Nearly half a century after it started shooting, Orson Welles’ final film bows at Venice

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Source: Netflix

‘The Other Side Of The Wind’

Dir. Orson Welles. US. 2018. 122 mins.

In an industry where ‘long-awaited’ usually just means ‘hyped for several months’, here’s a film truly deserving of the term: completed 48 years after it started shooting and 33 after its director’s death, and a work that few ever really expected to see. The Other Side of the Wind has long been legendary as Orson Welles’s uncompleted final feature, an experimental swan song that he shot piecemeal between 1970 and 1976.

Perplexing, sometimes exhausting but never less than fascinating

Now assembled, partly thanks to a crowdfunding campaign, under the aegis of producers Frank Marshall (a production manager on Welles’s original shoot) and Filip Jan Rymsza with editor Bob Murawski, The Other Side of the Wind is a revelation not least because of the questions it poses.

First, you wonder whether this Wind is really close to the film Welles would have made, or whether a completed film could only really be imagined in the perspective of the intervening decades of cinema. Quite another question – and one that’s hard to answer on one dizzying viewing - is the film’s quality. Wellesians, both hardcore and casual, will certainly argue about Wind long after its Venice premiere and its release by Netflix in November. It’s a safe bet that many contemporary viewers will find the film confusing, abrasive, pretentious and antediluvian in its sexual politics. But there’s no denying the audacity of Welles’s undertaking, and of the reconstruction project.

What can be said with certainty is that this version of Wind is perplexing, sometimes exhausting but never less than fascinating.

The film begins with a voice-over from film-maker Brooks Otterlake (Peter Bogdanovich), over a still of a wrecked car in which veteran director Jake Hannaford (John Huston) met his death following a party for his 70th birthday (the recently-added intro introduces the film’s one overt anachronism, a reference to cellphones). Wind goes on to show the party – held at the house of Dietrich-like star Zarah Valeska (Lilli Palmer) – and the events leading up to it, as well as sequences from Hannaford’s latest film, called (what else?) The Other Side of the Wind, screened at the party and at a deserted drive-in.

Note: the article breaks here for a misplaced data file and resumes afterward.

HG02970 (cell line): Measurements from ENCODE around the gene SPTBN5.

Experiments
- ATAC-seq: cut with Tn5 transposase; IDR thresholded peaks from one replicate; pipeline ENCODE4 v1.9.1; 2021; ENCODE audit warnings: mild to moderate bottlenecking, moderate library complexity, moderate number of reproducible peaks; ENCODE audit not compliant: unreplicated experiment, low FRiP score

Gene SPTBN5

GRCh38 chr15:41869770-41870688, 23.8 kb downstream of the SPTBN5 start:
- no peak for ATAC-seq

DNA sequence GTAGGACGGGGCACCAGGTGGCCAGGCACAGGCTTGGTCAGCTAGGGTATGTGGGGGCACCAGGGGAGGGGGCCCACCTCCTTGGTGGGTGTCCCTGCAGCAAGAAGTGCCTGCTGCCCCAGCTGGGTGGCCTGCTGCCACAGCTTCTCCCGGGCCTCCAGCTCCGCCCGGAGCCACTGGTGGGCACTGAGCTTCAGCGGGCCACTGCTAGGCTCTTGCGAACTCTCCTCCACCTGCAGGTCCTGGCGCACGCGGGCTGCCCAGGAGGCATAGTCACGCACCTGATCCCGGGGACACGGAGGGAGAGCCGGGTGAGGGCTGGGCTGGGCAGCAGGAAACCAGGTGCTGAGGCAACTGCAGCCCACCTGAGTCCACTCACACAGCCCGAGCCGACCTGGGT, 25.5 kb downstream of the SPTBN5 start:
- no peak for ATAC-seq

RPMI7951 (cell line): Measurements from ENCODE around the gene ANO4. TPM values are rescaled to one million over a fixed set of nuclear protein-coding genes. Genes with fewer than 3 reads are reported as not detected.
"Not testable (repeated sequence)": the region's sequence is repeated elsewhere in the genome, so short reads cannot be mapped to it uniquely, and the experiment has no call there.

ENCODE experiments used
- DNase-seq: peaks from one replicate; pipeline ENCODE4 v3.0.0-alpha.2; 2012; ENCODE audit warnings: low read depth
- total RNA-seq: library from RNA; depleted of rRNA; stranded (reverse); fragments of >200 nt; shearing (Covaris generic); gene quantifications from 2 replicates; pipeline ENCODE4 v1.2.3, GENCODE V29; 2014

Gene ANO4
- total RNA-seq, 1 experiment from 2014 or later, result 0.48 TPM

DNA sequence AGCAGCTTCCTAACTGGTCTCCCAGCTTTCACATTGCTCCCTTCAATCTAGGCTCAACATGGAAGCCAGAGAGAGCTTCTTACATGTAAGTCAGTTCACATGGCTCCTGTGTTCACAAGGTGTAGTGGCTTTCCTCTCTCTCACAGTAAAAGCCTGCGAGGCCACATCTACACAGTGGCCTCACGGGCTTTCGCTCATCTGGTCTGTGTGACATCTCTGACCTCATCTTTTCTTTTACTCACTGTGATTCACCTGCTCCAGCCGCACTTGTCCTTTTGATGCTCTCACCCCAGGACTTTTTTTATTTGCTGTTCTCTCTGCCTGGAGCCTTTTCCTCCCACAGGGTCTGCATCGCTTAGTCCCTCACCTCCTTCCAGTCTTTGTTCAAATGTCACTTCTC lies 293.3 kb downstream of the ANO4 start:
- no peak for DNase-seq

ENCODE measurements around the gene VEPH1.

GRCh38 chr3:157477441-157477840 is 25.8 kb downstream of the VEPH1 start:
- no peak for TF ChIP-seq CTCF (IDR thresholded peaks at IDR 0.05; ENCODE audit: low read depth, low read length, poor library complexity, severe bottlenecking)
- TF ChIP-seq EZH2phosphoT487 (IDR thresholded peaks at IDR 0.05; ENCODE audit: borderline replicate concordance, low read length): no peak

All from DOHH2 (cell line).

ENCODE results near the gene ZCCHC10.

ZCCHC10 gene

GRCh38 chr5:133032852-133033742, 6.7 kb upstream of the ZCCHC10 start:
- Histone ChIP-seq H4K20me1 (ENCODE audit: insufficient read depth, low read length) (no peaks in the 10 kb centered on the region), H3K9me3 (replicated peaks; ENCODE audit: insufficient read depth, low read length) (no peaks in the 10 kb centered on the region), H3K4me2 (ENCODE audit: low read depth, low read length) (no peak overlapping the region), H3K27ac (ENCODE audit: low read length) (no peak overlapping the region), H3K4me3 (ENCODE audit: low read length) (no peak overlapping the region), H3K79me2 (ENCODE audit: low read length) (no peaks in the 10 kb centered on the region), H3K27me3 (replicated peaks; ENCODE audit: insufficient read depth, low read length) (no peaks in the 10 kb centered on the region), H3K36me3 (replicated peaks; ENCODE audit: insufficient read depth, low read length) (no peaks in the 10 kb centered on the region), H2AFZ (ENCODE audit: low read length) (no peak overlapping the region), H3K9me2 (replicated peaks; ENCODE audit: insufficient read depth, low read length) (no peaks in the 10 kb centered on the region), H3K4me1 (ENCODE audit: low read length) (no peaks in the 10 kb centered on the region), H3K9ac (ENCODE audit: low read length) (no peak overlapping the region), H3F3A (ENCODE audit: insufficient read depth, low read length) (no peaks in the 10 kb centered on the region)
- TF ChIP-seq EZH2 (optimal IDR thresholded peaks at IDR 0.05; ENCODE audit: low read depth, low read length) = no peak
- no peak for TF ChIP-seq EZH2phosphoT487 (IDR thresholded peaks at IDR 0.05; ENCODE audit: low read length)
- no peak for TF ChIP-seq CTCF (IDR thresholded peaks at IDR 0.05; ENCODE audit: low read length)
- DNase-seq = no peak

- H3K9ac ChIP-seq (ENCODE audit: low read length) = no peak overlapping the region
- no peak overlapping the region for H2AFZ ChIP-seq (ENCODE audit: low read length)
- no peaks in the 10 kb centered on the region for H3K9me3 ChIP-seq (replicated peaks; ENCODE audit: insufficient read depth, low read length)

The action proper begins at a sound stage where Hannaford is shooting a steam bath scene – one of several full-on sexual sequences throughout. It then follows him and a convoy of vehicles filled with crew members, acolytes, journalists and documentarists hanging on his every word – one of them played by film historian Joseph McBride - while Kael-esque film critic Julie Rich (Susan Strasberg) is on hand to ask Hannaford confrontational questions.

Huston, manifestly playing both himself and a version of Welles, is magisterially amused throughout, although it’s a somewhat one-note performance, possibly because the frenetic, fractured editing scarcely allows it to develop organically. Meanwhile, in sequences reminiscent of the Jack Palance moments in Godard’s Le Mépris, Hannaford’s right-hand man Billy Boyle (director and long-time Welles associate Norman Foster) nervously shows footage to a coldly unimpressed studio executive visibly modelled on producer Robert Evans.

Later, the company assembles at Zarah’s mansion, where the badinage comes thick and fast. Most of the party comprises a quickfire torrent of barbs, bons mots and elegantly acidic declarations of war. Bogdanovich’s character is, again, a version of himself - a film historian turned director – and Bogdanovich plays it persuasively with a mix of puppyishness and knowing fatigue. The film is also as self-referential as they come, with wry comments made about neo-realism and the French New Wave: someone even comments at one point, “Suspense! Pure Hitchcock!”